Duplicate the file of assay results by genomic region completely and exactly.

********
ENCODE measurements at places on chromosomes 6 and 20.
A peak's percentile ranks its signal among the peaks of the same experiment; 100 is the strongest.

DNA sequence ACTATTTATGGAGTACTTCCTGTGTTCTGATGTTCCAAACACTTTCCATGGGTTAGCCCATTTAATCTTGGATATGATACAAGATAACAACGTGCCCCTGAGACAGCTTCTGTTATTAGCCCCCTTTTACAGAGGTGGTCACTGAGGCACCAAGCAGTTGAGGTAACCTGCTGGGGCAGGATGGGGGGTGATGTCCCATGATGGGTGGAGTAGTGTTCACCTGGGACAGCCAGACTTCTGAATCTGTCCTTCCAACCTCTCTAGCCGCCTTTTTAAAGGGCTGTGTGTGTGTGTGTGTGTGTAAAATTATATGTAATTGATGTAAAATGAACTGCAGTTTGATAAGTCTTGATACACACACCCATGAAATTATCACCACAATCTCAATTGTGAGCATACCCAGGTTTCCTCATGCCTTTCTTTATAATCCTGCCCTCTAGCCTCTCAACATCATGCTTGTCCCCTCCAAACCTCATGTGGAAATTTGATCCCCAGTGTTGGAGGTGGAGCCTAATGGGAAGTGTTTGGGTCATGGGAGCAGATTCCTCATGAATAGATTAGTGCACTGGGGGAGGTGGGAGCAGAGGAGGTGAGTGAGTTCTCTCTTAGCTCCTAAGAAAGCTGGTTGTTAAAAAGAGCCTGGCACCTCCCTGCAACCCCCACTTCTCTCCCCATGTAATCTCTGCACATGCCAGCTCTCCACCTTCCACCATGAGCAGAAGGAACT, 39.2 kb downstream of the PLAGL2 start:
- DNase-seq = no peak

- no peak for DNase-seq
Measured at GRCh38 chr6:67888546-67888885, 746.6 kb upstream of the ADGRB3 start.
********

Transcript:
ENCODE measurements at places on chromosomes 6 and 20.
A peak's percentile ranks its signal among the peaks of the same experiment; 100 is the strongest.

DNA sequence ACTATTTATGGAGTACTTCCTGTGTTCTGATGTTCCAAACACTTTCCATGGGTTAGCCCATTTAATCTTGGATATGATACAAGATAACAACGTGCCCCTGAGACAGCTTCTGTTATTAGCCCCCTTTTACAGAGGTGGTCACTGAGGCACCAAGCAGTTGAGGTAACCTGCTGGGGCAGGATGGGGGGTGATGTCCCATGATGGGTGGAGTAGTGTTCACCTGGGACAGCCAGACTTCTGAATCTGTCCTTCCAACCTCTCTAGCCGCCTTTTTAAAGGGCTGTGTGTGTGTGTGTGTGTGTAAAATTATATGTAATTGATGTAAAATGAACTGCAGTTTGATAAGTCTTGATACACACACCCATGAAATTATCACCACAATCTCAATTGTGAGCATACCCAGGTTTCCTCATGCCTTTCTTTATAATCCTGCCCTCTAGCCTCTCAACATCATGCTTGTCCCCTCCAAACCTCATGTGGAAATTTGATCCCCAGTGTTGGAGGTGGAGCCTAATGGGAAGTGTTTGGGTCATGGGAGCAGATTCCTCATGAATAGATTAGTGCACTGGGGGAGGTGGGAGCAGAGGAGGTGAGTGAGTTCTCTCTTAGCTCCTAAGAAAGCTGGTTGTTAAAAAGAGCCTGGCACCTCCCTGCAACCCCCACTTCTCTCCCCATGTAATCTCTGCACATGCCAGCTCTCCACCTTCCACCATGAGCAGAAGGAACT, 39.2 kb downstream of the PLAGL2 start:
- DNase-seq = no peak

- no peak for DNase-seq
Measured at GRCh38 chr6:67888546-67888885, 746.6 kb upstream of the ADGRB3 start.